Having diverse data collection points means you need to be sure that all necessary sources are connected to your data pipeline. This presents the challenge of interoperability – ensuring your tool integrates with your existing systems and doesn’t break your workflows. You’ll also have to make sure each data type is labeled distinctly enough for analysts to avoid confusing one for the other (e.g., “date manufactured” is vague compared to “date baked” or “date packaged”).
Volume and velocity of incoming data
The Frito-Lay factory can make 14,000 pounds of potato chips per hour. When Dollar Shave Club launched, they sold 12,000 subscriptions in 48 hours. Every year, quality graders at Blue Bottle taste more than 1,000 types of coffee to select the best-tasting beans and roasts.
Each of these use cases requires a different data validation system, depending on how much data it collects, how often, and how fast.
In a giant manufacturing setting, automated QA would be an essential feature of a data validation system. Teams anticipating a surge in orders for a limited period need to set up formatting rules, automated transformation, and temporarily larger bandwidth. On the flip side, manual review is important when data comes in more slowly but also involves lots of nuanced properties, qualitative observations, and opinionated ratings (like the coffee-grading example).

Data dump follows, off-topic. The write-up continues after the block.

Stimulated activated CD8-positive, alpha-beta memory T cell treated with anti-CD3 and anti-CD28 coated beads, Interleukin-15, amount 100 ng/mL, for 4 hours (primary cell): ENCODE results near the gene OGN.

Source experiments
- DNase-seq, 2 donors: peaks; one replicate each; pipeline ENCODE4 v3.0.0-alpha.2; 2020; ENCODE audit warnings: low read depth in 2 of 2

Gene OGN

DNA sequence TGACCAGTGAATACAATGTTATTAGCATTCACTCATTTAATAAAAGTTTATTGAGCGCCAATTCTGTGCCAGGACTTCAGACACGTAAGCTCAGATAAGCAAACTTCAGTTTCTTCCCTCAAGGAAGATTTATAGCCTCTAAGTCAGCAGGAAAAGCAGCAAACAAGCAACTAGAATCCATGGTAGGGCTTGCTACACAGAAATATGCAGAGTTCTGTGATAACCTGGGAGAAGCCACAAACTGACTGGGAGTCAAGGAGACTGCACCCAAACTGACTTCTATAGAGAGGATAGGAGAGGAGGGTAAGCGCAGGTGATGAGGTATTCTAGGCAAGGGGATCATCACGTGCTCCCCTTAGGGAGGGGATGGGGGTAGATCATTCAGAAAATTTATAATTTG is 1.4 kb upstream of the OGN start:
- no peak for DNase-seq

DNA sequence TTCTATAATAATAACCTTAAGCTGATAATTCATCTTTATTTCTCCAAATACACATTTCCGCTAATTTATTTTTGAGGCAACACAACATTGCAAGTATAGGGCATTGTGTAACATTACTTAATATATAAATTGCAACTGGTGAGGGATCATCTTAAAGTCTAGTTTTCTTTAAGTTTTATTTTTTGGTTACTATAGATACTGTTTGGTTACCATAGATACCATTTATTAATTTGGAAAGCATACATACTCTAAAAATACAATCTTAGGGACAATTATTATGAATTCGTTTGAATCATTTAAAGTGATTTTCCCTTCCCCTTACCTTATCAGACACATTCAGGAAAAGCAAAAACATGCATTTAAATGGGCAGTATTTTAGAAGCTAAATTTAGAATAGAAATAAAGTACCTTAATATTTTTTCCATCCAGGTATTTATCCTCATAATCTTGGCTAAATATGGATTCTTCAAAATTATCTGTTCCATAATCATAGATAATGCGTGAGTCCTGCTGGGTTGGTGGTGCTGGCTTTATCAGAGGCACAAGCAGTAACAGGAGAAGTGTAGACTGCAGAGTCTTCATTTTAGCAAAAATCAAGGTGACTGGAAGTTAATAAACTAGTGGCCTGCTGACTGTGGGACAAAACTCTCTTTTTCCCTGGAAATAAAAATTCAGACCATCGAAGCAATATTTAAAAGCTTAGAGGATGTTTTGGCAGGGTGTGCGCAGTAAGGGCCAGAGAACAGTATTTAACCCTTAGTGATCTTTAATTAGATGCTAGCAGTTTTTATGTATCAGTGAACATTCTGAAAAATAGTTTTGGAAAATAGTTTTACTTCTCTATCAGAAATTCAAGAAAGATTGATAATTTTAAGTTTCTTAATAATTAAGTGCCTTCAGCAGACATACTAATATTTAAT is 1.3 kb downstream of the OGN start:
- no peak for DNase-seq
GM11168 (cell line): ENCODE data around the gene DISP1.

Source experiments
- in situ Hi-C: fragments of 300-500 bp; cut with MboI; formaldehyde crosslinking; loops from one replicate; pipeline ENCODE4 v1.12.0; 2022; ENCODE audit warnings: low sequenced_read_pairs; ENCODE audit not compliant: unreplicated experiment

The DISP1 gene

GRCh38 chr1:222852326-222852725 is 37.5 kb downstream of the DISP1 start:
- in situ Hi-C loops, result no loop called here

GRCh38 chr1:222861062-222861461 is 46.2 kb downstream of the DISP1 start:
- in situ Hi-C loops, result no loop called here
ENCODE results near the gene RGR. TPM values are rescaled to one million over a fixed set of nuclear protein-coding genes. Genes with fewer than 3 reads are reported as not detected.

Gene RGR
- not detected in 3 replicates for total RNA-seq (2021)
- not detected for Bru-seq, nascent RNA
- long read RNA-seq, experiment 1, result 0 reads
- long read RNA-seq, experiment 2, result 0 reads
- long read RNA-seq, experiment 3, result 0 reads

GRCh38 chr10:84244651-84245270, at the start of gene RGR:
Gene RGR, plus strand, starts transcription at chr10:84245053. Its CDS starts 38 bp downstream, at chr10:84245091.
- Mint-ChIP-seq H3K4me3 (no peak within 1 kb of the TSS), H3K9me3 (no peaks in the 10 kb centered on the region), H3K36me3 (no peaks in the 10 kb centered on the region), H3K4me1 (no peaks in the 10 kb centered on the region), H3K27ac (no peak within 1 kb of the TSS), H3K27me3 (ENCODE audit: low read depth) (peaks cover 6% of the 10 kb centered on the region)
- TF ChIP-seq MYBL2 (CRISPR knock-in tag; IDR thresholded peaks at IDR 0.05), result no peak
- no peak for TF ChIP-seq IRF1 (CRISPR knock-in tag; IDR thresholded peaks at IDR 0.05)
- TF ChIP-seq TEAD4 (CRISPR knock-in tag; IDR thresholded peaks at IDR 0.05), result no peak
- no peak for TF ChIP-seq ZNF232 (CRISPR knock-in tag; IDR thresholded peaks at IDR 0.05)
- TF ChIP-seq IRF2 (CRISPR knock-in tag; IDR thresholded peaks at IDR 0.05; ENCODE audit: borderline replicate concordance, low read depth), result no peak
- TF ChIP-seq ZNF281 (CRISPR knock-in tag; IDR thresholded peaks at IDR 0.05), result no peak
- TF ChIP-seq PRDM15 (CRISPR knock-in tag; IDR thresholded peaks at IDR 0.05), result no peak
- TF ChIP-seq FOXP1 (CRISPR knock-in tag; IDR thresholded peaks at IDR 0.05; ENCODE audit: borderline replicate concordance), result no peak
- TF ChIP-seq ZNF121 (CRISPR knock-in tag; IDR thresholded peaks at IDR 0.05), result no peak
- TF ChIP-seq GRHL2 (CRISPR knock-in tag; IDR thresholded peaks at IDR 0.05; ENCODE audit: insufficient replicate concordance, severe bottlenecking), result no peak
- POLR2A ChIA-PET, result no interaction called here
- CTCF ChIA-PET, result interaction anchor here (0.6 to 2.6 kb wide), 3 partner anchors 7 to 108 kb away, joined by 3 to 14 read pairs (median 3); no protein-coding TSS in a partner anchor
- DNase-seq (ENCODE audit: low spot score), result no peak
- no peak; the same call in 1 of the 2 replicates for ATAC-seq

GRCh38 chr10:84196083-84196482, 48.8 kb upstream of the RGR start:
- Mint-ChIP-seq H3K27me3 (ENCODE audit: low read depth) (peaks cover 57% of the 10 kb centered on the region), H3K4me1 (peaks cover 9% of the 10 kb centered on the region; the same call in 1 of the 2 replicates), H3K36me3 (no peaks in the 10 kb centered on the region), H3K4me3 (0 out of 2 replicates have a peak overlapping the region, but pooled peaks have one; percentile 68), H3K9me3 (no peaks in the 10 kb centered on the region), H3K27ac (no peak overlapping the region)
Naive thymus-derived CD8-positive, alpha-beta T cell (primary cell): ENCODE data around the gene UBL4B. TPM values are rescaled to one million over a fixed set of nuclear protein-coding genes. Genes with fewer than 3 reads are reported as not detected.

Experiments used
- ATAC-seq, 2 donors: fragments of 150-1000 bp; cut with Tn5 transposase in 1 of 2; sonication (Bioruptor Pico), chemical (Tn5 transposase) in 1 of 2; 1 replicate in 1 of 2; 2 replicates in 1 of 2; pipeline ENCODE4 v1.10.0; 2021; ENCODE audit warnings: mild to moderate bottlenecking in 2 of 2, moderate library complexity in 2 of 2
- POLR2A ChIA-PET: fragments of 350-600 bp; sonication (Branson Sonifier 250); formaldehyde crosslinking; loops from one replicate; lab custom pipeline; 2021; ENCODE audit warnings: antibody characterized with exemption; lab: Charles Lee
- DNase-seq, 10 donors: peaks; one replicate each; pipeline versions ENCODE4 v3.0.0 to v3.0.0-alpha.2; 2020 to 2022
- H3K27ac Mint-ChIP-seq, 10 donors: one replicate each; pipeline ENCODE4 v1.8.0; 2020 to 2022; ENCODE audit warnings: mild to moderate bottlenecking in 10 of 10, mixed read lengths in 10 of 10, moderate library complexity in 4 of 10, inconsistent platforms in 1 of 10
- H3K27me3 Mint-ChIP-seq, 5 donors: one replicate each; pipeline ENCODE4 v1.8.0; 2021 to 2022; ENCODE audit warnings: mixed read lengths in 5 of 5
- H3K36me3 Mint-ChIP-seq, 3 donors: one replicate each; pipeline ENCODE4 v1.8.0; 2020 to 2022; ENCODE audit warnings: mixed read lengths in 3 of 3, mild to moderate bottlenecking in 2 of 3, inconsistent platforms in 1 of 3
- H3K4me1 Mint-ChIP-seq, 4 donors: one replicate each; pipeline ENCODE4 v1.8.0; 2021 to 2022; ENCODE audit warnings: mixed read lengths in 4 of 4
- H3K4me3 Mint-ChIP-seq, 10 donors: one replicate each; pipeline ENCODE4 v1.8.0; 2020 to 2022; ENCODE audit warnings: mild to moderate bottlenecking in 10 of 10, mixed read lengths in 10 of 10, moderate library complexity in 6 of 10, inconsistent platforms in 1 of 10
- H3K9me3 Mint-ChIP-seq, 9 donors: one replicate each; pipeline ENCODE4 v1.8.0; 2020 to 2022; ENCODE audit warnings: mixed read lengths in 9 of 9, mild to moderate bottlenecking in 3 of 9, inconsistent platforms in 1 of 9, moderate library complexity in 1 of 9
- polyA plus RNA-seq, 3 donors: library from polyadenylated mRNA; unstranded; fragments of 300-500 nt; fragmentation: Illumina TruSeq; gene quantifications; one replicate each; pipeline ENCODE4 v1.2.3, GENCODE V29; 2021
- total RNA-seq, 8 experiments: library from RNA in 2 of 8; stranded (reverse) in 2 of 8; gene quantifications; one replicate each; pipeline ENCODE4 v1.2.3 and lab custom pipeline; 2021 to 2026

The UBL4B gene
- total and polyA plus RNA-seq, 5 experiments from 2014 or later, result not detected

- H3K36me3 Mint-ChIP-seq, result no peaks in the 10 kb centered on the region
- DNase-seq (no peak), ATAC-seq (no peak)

Evolving data standards and formats
As your business evolves, your data standards and formats will, too. You might start a direct-to-consumer business specializing in one thing: making the crispest, tastiest, healthiest potato chips. You sell one product in one flavor and one package size. That means your e-commerce tracking plan would include specs on product SKUs, but you wouldn’t need product IDs and product categories.
As you expand your catalog – say, by selling different package sizes and new flavors – you’d add relevant data properties to your plan. You’d add new events to capture, like when someone views a product category on your site.
Key features to look for in data validation tools
Improve the efficiency, accuracy, and reliability of your data operations by looking for the following capabilities in a data validation tool.